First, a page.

Smith, of the Petoskey Regional Chamber of Commerce, is a part of a housing initiative called the Little Traverse Bay Housing Partnership, which aims to begin addressing at the problem in their area.
They started looking at a property in Harbor Springs, where they hoped to build 15 duplex-style units that they could sell for up to $120,000 — reasonably within the price range of a working couple making around $30,000 a year.
In order to sell for that price after accounting for the cost of land, building and other associated costs, the deficit was shocking: They’d need $2 million more to make it feasible.
“That’s how far the gap is,” Smith said. “That was just like somebody hit me upside the head with a board.”
So they decided to pivot. Now, they’re working with lenders, landowners and builders who can provide services at lower rates and local governments to try to get a property tax reduction for the project.
“In other words, to find a whole lot of people to give a little to close the gap that’s out there,” Smith said. All this, for only 15 units of housing.
“That's just a drop in the bucket of what we need from a housing demand. Technically, we probably need to raise $20 million to really have any kind of impact on this. And I don't know where that kind of money comes from.”
McLaren Northern Michigan hospital is the largest employer in Emmet County. Derek Peters, Vice President of Human Resources at the hospital, said they are having trouble filling nursing and medical technologist positions, both of which are in high demand across the country. Hospital costs have been rising as they’ve been forced to bring in temporary help to fill the positions.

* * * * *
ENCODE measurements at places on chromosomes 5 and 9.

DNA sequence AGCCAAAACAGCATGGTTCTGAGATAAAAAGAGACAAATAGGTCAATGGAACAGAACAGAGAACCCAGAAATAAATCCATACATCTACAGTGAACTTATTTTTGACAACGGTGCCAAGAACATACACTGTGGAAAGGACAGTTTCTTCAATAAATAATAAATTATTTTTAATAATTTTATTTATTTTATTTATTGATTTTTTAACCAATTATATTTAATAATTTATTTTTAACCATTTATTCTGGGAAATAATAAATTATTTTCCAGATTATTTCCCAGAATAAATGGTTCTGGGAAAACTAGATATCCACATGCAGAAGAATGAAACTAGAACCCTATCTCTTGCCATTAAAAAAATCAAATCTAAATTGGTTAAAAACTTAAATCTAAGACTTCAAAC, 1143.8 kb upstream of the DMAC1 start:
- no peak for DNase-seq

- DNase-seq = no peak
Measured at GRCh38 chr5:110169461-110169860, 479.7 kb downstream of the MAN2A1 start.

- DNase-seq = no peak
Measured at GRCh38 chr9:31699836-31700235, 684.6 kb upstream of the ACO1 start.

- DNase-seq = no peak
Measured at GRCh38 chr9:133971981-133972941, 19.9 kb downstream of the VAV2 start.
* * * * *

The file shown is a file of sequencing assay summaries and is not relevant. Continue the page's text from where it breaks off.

“I think we miss out on applicants, period, because of (the lack of affordable housing). If we had inventory in that affordable range, we would probably see our applications drive up as well,” Peters said.
Charlevoix and Emmet counties are among several in northwestern Michigan that offer scenic views, dining, shopping and a bevy of outdoor activities. Meanwhile, the employees that keep those services running are often struggling to find a place to live. Here, the sun sets over the South Pier Light Station in Charlevoix. (Bridge photo by Riley Beggin).
Two years ago, the hospital decided to form a team dedicated to recruiting talented healthcare providers to the area and ensuring they stay. They connect job candidates to various community resources to show them how their personal life could flourish in Petoskey and even line up tours of local schools for their children when they prepare for their move. Now, the hosptial's nurse and physician turnover rates are lower than national benchmarks.
David Zechman, President and CEO at McLaren Northern Michigan, said they are also working to encourage local developers to “take that business risk to build that housing; $250,000, maybe $300,000 homes, 3-bedroom houses in communities where young families and young professionals can live.”
“I don’t think if this gets solved in this area sometime within 10 years we’re going to have a huge drain of skilled labor both technically and intellectually from the area.”
Plenty of other public and private bodies in each county are working to chip away at what is in many ways a massive, complex and now longstanding problem, said Sarah Lucas of Networks Northwest.
Her organization is working with the city of Charlevoix to change zoning regulations to make it easier to develop workforce housing. Boyne City has an event this week to discuss how businesses and the community as a whole can combat the lack of affordable housing. Nearby Leelanau County has benefitted from nonprofit Leelanau REACH (Resources for Economical and Accessible Community Housing), which seeks creative solutions to making housing more affordable such as working with community members to find donated land for development.
Both Heydlauff, the city manager of Charlevoix, and Beards co-owner Slocum say tax abatements could be one of many ways to begin addressing the issue at a governmental level.
“We all need to sacrifice a little bit for the greater good. It’s basic social contract,” Slocum said.
“I think we’re risking our base economy with how bad it’s starting to get. I think we’re nearing the tipping point.”